The Death of Socrates and the Life of Philosophy
An Interpretation of Plato's Phaedo
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Shows that the dialogue in Plato's Phaedo is primarily devoted to presenting Socrates' final defense of the philosophical life against the theoretical and political challenge of religion.
While the Phaedo is most famous for its moving portrayal of Socrates' death and its arguments for the immortality of the soul, Ahrensdorf argues that the dialogue is primarily devoted to presenting Socrates' final defense of the philosophic life against the theoretical and political challenge of religion. Through a careful analysis of both the historical context of the Phaedo and the arguments and drama of the dialogue, Ahrensdorf argues that Socrates' defense of rationalism is singularly undogmatic and that a study of that defense can lead us to a clearer understanding and a deeper and richer appreciation of the case both for and against rationalism.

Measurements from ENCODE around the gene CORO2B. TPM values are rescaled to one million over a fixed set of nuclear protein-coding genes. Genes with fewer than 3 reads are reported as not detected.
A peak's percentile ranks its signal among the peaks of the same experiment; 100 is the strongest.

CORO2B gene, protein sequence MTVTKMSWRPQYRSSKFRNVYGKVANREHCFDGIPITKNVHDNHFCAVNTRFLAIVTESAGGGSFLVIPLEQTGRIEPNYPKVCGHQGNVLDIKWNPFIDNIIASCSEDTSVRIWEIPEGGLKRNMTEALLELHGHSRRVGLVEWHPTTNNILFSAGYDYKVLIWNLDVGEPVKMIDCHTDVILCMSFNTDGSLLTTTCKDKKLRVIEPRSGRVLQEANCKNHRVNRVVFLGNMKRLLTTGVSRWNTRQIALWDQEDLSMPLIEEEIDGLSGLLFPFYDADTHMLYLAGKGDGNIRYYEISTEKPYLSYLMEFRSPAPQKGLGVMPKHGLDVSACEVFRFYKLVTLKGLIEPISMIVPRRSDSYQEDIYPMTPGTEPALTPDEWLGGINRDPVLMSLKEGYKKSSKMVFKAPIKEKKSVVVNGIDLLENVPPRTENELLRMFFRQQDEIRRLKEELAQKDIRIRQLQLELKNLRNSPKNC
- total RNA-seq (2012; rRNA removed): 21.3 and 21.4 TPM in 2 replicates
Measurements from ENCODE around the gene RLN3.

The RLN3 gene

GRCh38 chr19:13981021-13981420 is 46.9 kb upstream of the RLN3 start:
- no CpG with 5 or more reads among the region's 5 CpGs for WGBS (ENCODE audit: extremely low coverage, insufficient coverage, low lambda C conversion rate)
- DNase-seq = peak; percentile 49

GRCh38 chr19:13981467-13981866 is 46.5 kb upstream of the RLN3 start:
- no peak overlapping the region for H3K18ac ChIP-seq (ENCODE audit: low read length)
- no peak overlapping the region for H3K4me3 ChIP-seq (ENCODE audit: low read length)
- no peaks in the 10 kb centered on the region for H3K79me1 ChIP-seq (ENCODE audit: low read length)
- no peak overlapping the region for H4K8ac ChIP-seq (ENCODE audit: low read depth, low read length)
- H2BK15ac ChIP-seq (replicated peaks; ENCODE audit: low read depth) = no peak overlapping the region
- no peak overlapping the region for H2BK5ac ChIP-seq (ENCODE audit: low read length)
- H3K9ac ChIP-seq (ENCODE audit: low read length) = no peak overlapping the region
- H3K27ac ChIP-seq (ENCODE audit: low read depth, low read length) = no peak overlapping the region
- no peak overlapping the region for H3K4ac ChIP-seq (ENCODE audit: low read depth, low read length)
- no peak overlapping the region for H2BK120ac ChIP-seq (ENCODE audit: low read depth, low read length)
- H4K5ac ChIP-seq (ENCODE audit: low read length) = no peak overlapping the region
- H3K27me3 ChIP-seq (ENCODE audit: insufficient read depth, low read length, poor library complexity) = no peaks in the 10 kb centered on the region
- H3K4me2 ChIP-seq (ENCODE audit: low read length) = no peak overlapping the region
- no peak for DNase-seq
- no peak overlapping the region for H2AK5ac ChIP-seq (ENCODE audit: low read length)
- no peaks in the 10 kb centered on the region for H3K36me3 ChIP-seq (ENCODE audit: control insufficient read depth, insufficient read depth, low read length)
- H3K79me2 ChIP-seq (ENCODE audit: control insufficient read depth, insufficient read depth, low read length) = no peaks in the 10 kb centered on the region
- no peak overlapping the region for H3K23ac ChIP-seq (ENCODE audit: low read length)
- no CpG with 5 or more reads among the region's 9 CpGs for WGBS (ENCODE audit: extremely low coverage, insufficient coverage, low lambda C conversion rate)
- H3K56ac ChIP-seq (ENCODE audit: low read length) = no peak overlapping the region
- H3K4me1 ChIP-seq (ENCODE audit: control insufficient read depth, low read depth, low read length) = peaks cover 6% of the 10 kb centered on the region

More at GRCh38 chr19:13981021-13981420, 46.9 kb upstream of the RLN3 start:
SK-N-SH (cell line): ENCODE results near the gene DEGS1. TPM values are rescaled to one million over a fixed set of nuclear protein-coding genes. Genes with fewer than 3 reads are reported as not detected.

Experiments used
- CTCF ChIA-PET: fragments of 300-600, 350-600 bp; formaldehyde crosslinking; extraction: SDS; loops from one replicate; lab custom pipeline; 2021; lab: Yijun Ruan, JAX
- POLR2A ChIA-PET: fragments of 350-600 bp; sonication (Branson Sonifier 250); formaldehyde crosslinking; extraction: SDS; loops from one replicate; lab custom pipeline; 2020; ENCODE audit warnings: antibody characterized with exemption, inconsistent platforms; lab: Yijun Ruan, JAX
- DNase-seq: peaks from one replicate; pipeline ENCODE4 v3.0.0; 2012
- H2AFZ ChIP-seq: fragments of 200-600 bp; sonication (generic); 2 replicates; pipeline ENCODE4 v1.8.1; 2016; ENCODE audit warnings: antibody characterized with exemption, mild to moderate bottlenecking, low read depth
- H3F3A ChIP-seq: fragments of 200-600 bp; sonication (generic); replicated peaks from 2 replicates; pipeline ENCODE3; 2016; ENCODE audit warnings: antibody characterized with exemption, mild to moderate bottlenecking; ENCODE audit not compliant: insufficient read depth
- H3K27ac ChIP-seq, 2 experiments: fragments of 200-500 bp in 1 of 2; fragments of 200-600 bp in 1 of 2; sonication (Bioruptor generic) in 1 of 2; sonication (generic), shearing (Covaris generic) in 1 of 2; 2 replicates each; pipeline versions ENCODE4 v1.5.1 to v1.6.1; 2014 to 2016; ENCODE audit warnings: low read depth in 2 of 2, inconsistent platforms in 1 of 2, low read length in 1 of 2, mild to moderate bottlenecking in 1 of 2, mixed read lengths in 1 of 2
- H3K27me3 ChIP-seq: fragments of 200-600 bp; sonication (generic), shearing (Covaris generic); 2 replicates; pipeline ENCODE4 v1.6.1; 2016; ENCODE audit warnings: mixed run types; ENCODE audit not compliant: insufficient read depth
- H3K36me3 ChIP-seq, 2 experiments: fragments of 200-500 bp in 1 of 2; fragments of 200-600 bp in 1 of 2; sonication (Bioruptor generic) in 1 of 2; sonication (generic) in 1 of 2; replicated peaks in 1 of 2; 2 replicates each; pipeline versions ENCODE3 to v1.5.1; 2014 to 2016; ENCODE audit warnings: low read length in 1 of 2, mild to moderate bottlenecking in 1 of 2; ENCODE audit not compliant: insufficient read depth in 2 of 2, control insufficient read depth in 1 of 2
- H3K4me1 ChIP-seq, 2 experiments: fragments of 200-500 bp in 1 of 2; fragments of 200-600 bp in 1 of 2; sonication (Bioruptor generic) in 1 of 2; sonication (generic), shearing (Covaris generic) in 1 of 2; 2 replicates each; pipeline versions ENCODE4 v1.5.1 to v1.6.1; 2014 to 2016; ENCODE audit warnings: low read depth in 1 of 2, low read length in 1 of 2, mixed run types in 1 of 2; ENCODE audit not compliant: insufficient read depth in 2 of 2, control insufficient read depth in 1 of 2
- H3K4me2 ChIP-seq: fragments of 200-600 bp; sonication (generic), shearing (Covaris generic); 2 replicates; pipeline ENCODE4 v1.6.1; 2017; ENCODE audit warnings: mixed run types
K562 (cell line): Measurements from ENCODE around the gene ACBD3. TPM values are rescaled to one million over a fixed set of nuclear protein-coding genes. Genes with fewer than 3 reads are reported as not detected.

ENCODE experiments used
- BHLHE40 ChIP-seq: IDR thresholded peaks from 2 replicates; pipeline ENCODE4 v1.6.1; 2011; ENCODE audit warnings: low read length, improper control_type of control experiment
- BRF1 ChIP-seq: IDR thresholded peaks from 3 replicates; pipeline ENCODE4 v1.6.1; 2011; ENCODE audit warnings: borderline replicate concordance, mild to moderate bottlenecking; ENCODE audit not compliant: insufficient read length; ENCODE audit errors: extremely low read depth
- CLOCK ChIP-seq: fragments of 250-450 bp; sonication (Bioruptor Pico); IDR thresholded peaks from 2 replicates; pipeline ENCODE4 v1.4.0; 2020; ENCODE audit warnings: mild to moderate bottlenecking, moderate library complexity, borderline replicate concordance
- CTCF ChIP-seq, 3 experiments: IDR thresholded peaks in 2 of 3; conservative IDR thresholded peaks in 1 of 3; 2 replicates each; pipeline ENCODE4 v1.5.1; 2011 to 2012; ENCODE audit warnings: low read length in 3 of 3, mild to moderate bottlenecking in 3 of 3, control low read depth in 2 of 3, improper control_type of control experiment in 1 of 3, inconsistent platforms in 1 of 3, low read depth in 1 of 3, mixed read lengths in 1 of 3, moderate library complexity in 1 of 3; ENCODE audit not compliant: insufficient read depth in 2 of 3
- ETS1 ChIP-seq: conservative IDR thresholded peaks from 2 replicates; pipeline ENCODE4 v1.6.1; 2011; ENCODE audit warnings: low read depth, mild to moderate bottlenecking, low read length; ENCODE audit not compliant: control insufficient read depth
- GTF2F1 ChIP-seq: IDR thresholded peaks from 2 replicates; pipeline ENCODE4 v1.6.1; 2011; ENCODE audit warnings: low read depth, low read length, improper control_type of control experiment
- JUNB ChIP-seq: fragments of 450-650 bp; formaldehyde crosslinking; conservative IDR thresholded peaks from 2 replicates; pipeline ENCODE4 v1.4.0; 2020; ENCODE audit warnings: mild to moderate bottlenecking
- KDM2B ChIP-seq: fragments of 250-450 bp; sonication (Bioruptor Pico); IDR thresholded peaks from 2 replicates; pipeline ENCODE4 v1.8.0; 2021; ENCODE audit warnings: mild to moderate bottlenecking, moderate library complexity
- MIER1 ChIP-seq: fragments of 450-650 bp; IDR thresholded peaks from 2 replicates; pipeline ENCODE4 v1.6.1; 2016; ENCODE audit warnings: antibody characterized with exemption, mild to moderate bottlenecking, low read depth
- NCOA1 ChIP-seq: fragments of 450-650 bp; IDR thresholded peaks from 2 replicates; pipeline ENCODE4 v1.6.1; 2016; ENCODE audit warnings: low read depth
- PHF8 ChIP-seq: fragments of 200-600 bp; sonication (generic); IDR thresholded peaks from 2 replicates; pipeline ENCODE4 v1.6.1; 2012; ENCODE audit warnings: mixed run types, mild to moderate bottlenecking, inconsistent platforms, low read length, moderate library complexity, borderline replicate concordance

Peter J. Ahrensdorf is Assistant Professor of Political Science and Humanities at Davidson College.
"That the psychology of its characters is a key to understanding the argument of a Platonic dialogue is a principle effectively applied in this reading of the Phaedo and well supported by the results: in bringing out the differences in the perspectives of Socrates' two interlocutors on this occasion—one primarily concerned with the question of the goodness of the philosophic life, and indeed of life as such, the other motivated by a deep skepticism about the possibilities of human reason—this study leads us to see why the conversation in the Phaedo has to be divided between them, and how the strategy of each argument is motivated by its particular addressee." — Ronna Burger, Tulane University
"This clear, extremely well-written book distinguishes itself from other fine works on the Phaedo by its careful attention to Socrates' rhetoric. It does a masterful job of showing how Socrates intends his arguments to affect Simmias and Cebes—as well as readers like them—even in cases where Socrates must have seen those arguments to be logically weak. Ahrensdorf's insight into the differences between Simmias and Cebes is excellent." — Chris A. Colmo, Rosary College